Former prime minister Ehud Olmert was named as a key suspect in a massive real estate scandal in Jerusalem after a court on Thursday lifted a gag order on the case, Israeli media reported.
The reports said Olmert, also an ex-mayor of Jerusalem, was suspected of having taken a 3.5-million-shekel (almost one-million-dollar) bribe, while police declined to comment and the court could not be reached.
Olmert returned from a European trip on Wednesday night shortly after his successor as Jerusalem mayor, Uri Lupolianski, was arrested for his alleged involvement in the scandal over Jerusalem's Holyland residential complex.
Israelis riveted by the affair had awaited the court's decision on whether to lift the gag order on naming the main suspect, in the latest in a list of graft cases to face Olmert.
Police last week also arrested a former Olmert associate, Uri Messer, and several other men suspected of bribing officials to smooth the way for the construction of the grandiose Holyland residential complex.
Israel's "real estate scandal of the century" has been splashed on the front pages, with papers running Olmert's photograph while pointing to the gag order which had prevented the naming of a "leading public figure" allegedly involved.
Olmert spokesman Amir Dan said the former premier denied any involvement in the affair although he was ready to answer police questions.
Police have a state witness to testify against Olmert and the former premier is expected to be questioned in the next few days, according to the media reports.
The website of the Haaretz daily said police suspect Olmert received the bribes through two channels -- his close friend Messer, a lawyer, and through another aide, Shula Zaken.
Messer is himself a witness in a separate graft trial currently under way against Olmert.
"The net is tightening" was the headline in Israel's Maariv newspaper above an old photo showing Olmert and Lupolianski together at a construction site.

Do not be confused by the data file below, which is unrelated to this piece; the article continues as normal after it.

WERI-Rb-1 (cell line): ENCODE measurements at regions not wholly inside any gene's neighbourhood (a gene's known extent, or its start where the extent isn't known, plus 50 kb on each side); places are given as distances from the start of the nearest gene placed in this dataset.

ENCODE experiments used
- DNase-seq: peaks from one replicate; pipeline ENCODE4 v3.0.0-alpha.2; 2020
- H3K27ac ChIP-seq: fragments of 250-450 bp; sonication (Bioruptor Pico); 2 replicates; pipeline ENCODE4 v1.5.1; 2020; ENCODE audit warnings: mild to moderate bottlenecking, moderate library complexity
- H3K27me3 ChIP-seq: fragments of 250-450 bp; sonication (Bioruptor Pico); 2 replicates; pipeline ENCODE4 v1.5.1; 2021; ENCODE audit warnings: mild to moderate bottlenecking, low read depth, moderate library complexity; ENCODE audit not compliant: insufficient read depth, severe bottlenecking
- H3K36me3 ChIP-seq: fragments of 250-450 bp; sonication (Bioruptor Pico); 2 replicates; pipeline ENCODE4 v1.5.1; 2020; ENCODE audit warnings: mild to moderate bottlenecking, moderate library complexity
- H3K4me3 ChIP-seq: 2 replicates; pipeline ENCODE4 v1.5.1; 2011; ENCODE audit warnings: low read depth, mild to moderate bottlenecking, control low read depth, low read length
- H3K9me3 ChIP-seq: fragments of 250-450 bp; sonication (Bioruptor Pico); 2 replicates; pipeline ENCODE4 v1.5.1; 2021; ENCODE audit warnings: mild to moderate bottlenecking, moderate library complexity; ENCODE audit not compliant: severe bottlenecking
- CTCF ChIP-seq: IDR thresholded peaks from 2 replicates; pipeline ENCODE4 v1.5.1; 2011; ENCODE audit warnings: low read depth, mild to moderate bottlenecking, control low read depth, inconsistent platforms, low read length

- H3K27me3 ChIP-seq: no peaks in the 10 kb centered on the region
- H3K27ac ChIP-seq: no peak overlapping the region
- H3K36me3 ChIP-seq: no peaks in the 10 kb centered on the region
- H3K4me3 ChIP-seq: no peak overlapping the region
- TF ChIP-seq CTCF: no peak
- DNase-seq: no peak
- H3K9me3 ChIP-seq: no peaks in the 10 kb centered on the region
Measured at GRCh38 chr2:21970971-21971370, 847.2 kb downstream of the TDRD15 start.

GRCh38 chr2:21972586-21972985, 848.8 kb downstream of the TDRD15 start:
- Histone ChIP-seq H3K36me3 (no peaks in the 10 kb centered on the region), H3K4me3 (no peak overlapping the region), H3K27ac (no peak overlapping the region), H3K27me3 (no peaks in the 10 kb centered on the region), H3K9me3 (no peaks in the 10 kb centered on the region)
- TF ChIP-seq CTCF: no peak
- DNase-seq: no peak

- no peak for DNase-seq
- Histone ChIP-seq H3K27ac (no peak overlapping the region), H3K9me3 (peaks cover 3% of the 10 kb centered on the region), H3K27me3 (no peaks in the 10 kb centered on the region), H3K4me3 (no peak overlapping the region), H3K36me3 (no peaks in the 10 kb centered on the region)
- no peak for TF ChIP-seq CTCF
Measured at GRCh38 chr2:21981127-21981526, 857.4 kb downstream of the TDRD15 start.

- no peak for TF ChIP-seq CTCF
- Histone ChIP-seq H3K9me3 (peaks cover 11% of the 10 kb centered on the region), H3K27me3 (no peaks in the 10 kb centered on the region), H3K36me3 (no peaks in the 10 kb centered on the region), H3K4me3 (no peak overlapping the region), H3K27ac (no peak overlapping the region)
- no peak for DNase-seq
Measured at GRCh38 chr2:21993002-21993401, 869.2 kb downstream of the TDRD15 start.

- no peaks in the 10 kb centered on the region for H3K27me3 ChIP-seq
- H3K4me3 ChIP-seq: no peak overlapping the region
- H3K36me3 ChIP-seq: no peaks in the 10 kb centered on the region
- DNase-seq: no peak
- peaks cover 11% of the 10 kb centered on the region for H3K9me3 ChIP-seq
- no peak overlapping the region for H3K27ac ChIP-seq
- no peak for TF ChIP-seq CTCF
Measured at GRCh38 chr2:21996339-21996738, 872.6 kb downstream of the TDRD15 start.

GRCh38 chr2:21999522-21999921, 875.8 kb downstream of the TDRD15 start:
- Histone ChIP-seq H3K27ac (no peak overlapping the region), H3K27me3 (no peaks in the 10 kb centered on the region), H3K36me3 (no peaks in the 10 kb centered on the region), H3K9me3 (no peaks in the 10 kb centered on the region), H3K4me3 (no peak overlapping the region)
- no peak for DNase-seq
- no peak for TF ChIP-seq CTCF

After the appearance of Wild West-style posters of Olmert marked "Wanted" in Israeli cities over the past week, police said they had arrested two suspects in Tel Aviv on Thursday.
Newspapers and readers, meanwhile, have had a field day lambasting the controversial hilltop complex of high-rise buildings that make up Holyland, describing it as a monstrosity, an eyesore and a blot on Jerusalem's landscape.
In December, Olmert, 64, pleaded not guilty to charges of corruption linked to three other cases. He had resigned under pressure in September 2008 after police recommended he be indicted.
He is accused of unlawfully accepting gifts of cash-stuffed envelopes from Jewish-American businessman Morris Talanski and of multiple-billing for foreign trips.
Olmert has also been charged with cronyism in relation to an investment centre which he oversaw when he was trade and industry minister between 2003 and 2006.
The 61-page indictment includes allegations of "fraud, breach of trust, registering false corporate documents and concealing fraudulent earnings."
That case is expected to drag on for several months, if not years. If found guilty, Olmert could face jail time, although it is unclear how long.
Attorney General Menachem Mazuz dropped three other corruption probes against Olmert, who was named by Time Magazine as Israel's most able politician when he took over as premier from the ailing Ariel Sharon in May 2006.
All the charges relate to a period before Olmert became premier, to his terms as mayor of Jerusalem and later as trade and industry minister.